Celebrating Service Dogs by Understanding Their Roles

It takes more than simply wearing a vest to be a legitimate service dog

September is National Service Dog Month. And as such, it’s a perfect time to celebrate the unique and extraordinary bond between service dogs and their handlers.

While animals may enrich our lives in a myriad of ways, service dogs are invaluable partners for individuals living with disabilities. In recent years, however, it has become increasingly common to use the term “service dog” loosely.

In other words, a legitimate service dog must do far more than simply wear a vest.

What is a Service Dog?

Under the Americans With Disabilities Act, a service dog is defined as a dog who has been specially trained to do work or perform tasks for a person with a disability. Such tasks must be related to the handler’s disability, with the aim of mitigating the effects of said disability.

Service dogs are trained to help handlers with physical, sensory, intellectual, psychiatric, or mental disabilities. Some of the most common tasks performed by service dogs include (though are absolutely not limited to) guiding handlers who are blind or have low vision, alerting deaf handlers to both sounds, and the presence of others, assisting a handler during a seizure, retrieving dropped items, dialing 911, providing stability to a handler with balance or mobility problems...the list is both impressive and extensive. For the sake of clarity, service dogs are sometimes categorized as follows:

Guide Dogs

A guide dog is trained to assist in navigating a handler who is blind or has low vision. While they are often referred to as “Seeing Eye Dogs”, this term is only correctly used to describe dogs who have been trained at a specific facility in Morristown, New Jersey.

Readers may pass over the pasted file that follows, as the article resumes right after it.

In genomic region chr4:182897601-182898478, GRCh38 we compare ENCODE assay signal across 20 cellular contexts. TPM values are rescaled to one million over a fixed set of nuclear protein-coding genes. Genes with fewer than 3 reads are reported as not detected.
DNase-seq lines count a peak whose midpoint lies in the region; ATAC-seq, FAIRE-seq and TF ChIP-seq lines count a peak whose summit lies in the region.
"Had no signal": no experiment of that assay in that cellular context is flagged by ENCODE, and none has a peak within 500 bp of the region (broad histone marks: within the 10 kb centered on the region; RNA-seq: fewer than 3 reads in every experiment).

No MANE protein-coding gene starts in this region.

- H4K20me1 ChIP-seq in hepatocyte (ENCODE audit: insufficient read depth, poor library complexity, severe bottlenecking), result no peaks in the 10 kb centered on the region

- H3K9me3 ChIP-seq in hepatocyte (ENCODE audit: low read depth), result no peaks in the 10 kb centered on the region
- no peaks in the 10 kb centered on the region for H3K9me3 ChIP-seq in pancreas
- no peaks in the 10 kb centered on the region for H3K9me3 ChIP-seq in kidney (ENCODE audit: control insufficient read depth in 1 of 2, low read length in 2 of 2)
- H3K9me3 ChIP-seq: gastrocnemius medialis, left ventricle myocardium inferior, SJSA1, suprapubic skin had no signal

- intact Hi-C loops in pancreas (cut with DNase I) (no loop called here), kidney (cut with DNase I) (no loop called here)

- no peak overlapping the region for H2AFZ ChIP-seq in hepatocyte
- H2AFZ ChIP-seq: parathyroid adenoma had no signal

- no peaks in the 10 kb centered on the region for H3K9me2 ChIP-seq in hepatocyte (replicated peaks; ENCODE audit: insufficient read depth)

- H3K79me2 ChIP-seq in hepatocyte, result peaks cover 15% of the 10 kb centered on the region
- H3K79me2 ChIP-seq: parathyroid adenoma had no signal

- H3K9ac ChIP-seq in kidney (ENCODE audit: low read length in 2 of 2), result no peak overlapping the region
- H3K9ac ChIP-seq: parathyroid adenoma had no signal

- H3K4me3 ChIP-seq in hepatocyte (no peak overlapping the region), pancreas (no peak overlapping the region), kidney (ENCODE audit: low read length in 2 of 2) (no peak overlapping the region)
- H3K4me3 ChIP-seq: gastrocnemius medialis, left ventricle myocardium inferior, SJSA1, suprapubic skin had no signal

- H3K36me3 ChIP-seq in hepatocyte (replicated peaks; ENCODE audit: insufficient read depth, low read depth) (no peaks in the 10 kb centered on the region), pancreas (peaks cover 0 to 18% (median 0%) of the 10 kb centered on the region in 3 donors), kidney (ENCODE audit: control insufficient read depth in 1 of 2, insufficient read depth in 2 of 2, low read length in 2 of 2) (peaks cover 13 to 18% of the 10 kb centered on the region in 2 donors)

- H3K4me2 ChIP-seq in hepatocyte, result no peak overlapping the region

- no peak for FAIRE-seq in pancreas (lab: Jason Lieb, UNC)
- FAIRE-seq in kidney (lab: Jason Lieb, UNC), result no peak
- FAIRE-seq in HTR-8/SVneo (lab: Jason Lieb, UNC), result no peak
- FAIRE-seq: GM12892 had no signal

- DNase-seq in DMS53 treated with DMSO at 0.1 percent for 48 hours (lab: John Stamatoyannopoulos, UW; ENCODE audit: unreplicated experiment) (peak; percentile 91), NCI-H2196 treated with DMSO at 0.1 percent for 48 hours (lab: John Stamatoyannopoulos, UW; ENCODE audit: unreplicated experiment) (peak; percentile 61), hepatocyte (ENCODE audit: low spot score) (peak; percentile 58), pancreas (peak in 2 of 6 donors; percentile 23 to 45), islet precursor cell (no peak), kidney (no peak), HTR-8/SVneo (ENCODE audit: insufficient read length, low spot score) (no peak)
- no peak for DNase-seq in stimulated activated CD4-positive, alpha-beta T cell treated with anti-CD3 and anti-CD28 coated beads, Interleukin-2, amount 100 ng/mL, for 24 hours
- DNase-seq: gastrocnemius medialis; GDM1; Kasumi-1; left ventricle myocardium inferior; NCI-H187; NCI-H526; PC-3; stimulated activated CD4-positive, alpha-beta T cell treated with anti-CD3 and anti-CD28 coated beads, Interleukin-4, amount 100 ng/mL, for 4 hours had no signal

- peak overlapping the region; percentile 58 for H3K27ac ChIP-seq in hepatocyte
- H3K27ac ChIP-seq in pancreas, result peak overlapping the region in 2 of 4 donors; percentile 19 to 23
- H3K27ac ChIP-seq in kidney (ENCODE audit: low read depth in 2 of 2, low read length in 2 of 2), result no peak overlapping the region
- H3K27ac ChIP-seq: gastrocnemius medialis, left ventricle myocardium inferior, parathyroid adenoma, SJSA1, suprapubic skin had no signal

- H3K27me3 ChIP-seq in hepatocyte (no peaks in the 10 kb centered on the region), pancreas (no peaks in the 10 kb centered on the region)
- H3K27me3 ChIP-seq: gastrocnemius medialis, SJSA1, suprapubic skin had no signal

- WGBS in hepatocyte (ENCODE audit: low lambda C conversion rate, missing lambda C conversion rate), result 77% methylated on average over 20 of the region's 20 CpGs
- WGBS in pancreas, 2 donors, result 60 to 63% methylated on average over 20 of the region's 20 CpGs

Signal Dogs

A signal dog, or hearing dog, is trained to assist a handler who is deaf or hearing impaired. They signal the occurrence of certain sounds (sirens, alarms, phones, doorbells, etc.) by giving the handler an alert. Signal dogs may also be trained to alert the handler to the presence of other people or objects.

Medical Alert Dogs

A medical alert dog may be trained to recognize the subtle changes in body chemistry that precede a life-threatening event. For example, a medical alert dog may be trained to warn an epileptic handler that a seizure is about to occur. Other can alert a diabetic handler to dangerous changes in blood sugar, or alert a handler to the presence of life-threatening allergens.

Mobility Assistance Dogs

A mobility assistance dog may pull a wheelchair, brace individuals with balance or coordination issues, or retrieve dropped objects. Again this list is not comprehensive.

Psychiatric Service Dogs

A psychiatric service dog may be trained to assist handlers with anxiety, PTSD, depression, or other psychiatric disabilities. They must be trained to perform tasks which specifically help to alleviate the clinical signs of the handler’s disability. For example, a psychiatric service dog may alert a handler to the presence of something that might trigger a panic attack. If a handler is at risk of slipping into a dissociative state and walking into dangerous situations, a psychiatric service dog can be trained to physically block the handler from harm.

This list has been truncated for the sake of brevity, so if you have an awesome service dog in your life, feel free to mention your partner in the comments!